[Show abstract][Hide abstract] ABSTRACT: Abundant evidence points to a crucial physiological role for cellular senescence in combating tumorigenesis. Thus, the engagement of senescence may represent a key component for therapeutic intervention in the eradication of cancer. In this Opinion article, we focus on concepts that are relevant to a pro-senescence approach to therapy and we propose potential therapeutic strategies that aim to enhance the pro-senescence response in tumours.
Nature Reviews Cancer 06/2011; 11(7):503-11. DOI:10.1038/nrc3057 · 37.40 Impact Factor
[Show abstract][Hide abstract] ABSTRACT: We previously reported that NF-kappaB is constitutively activated in most human pancreatic cancer tissues and cell lines but not in normal pancreatic tissues and immortalized pancreatic ductal epithelial cells. IkappaBalphaM-mediated inhibition of constitutive NF-kappaB activity in human pancreatic cancer cells suppressed tumorigenesis and liver metastasis in an orthotopic nude mouse model, suggesting that constitutive NF-kappaB activation plays an important role in pancreatic tumor progression and metastasis. However, the underlying mechanism by which NF-kappaB is activated in pancreatic cancer remains to be elucidated. In this study, we found that an autocrine mechanism accounts for the constitutive activation of NF-kappaB in metastatic human pancreatic cancer cell lines. Further investigation showed that interleukin-1alpha was the primary cytokine secreted by these cells that activates NF-kappaB. Neutralization of interleukin-1alpha activity suppressed the constitutive activation of NF-kappaB and the expression of its downstream target gene, urokinase-type plasminogen activator, in metastatic pancreatic cancer cell lines. Our results demonstrate that regulation of interleukin-1alpha expression is primarily dependent on AP-1 activity, which is in part induced by signaling pathways that are epidermal growth factor receptor-dependent and -independent. In conclusion, our findings suggest a possible mechanism for the constitutive activation of NF-kappaB in metastatic human pancreatic cancer cells and a possible missing mechanistic link between inflammation and cancer.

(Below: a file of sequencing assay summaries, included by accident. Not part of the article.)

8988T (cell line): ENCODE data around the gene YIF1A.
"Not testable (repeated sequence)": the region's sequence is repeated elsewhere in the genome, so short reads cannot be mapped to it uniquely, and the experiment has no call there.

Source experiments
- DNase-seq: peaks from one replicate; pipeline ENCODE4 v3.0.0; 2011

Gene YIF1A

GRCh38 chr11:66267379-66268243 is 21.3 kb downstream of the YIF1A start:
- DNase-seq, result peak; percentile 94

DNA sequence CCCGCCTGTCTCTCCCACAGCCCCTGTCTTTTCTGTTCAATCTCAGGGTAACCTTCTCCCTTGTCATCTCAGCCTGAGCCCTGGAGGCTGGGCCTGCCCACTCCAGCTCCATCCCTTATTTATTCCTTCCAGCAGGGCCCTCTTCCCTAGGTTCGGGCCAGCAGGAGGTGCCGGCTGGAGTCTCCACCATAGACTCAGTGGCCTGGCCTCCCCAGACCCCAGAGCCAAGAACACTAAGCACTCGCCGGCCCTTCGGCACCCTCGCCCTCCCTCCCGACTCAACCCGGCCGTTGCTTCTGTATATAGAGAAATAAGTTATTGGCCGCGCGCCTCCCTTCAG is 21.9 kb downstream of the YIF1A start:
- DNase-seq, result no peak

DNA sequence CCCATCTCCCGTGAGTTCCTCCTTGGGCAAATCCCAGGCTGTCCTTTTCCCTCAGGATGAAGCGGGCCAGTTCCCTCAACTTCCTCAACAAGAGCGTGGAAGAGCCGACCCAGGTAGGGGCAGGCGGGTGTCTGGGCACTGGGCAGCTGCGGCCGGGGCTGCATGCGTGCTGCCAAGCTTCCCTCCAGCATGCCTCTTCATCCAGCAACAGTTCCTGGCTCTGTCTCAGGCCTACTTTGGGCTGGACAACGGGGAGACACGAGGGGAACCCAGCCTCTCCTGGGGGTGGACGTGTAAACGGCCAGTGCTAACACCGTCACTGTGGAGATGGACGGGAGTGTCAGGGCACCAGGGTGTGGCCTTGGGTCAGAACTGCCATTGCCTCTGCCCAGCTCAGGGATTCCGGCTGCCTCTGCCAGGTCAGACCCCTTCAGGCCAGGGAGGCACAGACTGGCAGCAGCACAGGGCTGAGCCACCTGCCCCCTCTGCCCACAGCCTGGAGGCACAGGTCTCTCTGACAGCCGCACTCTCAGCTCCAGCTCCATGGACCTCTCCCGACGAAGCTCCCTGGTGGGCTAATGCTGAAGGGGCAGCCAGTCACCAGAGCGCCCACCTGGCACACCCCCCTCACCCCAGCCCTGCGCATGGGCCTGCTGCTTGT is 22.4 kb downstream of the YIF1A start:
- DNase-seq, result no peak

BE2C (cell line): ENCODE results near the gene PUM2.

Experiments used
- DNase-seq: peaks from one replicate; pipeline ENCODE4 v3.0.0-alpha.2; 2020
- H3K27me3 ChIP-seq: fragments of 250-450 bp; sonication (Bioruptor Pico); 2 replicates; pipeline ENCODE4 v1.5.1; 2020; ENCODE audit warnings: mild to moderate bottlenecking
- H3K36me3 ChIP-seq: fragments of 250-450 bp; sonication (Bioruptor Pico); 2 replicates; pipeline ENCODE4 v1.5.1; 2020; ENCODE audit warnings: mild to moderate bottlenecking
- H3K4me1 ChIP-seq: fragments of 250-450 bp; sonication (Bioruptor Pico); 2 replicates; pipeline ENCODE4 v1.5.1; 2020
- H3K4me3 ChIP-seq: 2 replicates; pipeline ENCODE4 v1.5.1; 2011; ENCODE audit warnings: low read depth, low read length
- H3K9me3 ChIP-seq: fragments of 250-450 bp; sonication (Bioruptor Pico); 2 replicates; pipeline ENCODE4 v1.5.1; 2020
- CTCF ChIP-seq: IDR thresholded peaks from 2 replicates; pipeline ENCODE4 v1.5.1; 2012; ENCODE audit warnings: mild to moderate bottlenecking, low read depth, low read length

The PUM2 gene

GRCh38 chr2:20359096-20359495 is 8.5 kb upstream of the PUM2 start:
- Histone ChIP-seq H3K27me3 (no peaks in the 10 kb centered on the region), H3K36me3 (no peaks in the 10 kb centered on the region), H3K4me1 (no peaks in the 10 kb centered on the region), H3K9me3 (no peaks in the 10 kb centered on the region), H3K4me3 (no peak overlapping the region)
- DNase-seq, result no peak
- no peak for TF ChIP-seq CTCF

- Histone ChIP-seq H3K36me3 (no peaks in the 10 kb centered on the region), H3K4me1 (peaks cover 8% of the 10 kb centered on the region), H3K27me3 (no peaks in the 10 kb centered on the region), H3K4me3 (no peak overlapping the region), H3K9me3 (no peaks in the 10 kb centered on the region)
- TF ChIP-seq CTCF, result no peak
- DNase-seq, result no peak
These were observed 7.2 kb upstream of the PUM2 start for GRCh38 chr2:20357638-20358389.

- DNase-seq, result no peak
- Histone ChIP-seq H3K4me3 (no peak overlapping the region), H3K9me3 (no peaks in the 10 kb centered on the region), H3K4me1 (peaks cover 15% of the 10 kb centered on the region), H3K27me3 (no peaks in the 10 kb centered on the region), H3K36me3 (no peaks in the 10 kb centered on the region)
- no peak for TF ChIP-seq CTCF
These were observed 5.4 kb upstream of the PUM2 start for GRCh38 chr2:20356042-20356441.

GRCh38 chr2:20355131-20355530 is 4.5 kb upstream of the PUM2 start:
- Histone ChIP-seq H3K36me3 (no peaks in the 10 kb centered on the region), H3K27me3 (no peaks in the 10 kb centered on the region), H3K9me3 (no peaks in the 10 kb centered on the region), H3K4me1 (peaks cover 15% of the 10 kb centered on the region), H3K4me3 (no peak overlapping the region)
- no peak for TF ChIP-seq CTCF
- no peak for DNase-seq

[Show abstract][Hide abstract] ABSTRACT: Expression of an oncogene in a primary cell can, paradoxically, block proliferation by inducing senescence or apoptosis through pathways that remain to be elucidated. Here we perform genome-wide RNA-interference screening to identify 17 genes required for an activated BRAF oncogene (BRAFV600E) to block proliferation of human primary fibroblasts and melanocytes. Surprisingly, we find a secreted protein, IGFBP7, has a central role in BRAFV600E-mediated senescence and apoptosis. Expression of BRAFV600E in primary cells leads to synthesis and secretion of IGFBP7, which acts through autocrine/paracrine pathways to inhibit BRAF-MEK-ERK signaling and induce senescence and apoptosis. Apoptosis results from IGFBP7-mediated upregulation of BNIP3L, a proapoptotic BCL2 family protein. Recombinant IGFBP7 (rIGFBP7) induces apoptosis in BRAFV600E-positive human melanoma cell lines, and systemically administered rIGFBP7 markedly suppresses growth of BRAFV600E-positive tumors in xenografted mice. Immunohistochemical analysis of human skin, nevi, and melanoma samples implicates loss of IGFBP7 expression as a critical step in melanoma genesis.
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